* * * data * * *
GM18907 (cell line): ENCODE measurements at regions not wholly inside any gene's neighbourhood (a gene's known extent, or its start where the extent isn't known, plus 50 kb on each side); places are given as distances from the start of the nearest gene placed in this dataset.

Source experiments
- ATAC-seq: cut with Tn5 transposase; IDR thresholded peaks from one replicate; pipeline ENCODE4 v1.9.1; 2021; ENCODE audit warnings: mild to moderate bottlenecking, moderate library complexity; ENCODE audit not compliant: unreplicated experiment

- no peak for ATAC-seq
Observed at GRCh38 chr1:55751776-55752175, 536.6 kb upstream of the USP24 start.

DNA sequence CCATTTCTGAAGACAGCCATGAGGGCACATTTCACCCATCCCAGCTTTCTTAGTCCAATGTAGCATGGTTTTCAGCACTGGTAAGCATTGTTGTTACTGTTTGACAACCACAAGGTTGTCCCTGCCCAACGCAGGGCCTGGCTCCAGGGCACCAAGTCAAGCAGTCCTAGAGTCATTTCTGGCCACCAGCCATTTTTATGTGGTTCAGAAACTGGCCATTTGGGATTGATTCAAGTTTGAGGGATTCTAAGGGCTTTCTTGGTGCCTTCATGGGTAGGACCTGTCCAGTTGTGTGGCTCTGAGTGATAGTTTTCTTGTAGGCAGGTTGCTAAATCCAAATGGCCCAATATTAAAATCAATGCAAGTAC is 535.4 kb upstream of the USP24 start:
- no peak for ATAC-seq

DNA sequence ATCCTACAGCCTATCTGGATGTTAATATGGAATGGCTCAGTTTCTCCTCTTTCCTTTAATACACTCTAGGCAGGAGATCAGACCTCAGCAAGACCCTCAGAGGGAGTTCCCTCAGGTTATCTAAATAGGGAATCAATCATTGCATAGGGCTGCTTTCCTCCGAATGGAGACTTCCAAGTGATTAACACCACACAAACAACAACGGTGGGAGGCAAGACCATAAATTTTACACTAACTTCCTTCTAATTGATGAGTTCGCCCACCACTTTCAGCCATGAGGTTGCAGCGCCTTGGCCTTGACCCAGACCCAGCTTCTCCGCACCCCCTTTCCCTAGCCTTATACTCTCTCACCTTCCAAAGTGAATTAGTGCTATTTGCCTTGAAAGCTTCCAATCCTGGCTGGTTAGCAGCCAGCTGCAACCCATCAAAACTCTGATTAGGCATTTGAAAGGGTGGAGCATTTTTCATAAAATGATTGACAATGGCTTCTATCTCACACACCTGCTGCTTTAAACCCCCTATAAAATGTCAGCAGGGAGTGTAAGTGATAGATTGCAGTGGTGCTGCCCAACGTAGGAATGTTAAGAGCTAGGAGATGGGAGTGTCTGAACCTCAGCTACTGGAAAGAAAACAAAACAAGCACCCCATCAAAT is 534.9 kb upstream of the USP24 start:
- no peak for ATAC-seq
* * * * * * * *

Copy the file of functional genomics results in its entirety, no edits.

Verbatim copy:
GM18907 (cell line): ENCODE measurements at regions not wholly inside any gene's neighbourhood (a gene's known extent, or its start where the extent isn't known, plus 50 kb on each side); places are given as distances from the start of the nearest gene placed in this dataset.

Source experiments
- ATAC-seq: cut with Tn5 transposase; IDR thresholded peaks from one replicate; pipeline ENCODE4 v1.9.1; 2021; ENCODE audit warnings: mild to moderate bottlenecking, moderate library complexity; ENCODE audit not compliant: unreplicated experiment

- no peak for ATAC-seq
Observed at GRCh38 chr1:55751776-55752175, 536.6 kb upstream of the USP24 start.

DNA sequence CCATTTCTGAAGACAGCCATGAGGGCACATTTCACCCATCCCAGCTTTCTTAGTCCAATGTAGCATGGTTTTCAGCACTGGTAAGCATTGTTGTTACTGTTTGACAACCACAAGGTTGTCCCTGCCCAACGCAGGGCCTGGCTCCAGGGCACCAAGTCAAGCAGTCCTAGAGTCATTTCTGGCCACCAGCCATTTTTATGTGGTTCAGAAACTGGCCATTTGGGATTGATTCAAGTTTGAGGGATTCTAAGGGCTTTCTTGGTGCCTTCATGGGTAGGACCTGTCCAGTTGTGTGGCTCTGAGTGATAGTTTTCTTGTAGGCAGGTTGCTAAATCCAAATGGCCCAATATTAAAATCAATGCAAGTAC is 535.4 kb upstream of the USP24 start:
- no peak for ATAC-seq

DNA sequence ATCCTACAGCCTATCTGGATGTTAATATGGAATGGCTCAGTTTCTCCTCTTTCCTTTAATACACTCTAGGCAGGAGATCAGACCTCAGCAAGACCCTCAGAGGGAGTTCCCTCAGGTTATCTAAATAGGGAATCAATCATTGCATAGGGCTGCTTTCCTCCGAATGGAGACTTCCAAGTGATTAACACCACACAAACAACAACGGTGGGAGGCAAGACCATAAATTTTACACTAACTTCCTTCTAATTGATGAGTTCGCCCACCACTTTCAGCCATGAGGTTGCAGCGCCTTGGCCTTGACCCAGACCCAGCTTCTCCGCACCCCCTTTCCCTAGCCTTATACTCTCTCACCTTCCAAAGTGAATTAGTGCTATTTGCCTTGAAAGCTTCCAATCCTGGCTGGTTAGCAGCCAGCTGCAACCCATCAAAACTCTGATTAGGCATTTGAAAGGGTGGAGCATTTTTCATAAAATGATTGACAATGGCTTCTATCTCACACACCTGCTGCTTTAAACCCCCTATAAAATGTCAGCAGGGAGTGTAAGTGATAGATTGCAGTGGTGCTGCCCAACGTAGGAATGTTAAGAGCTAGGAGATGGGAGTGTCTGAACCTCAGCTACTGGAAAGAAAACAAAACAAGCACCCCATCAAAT is 534.9 kb upstream of the USP24 start:
- no peak for ATAC-seq